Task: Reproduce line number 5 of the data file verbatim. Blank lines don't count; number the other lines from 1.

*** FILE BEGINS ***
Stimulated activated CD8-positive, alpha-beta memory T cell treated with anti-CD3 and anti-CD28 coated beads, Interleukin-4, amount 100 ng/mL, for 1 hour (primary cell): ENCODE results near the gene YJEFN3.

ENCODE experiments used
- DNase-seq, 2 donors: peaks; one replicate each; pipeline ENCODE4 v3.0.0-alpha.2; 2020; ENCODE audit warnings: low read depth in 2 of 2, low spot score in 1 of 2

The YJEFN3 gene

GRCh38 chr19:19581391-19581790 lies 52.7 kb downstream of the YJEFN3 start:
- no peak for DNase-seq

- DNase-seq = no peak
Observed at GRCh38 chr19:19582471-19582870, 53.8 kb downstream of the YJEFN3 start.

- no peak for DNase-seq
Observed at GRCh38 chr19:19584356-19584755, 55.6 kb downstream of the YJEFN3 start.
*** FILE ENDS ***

GRCh38 chr19:19581391-19581790 lies 52.7 kb downstream of the YJEFN3 start: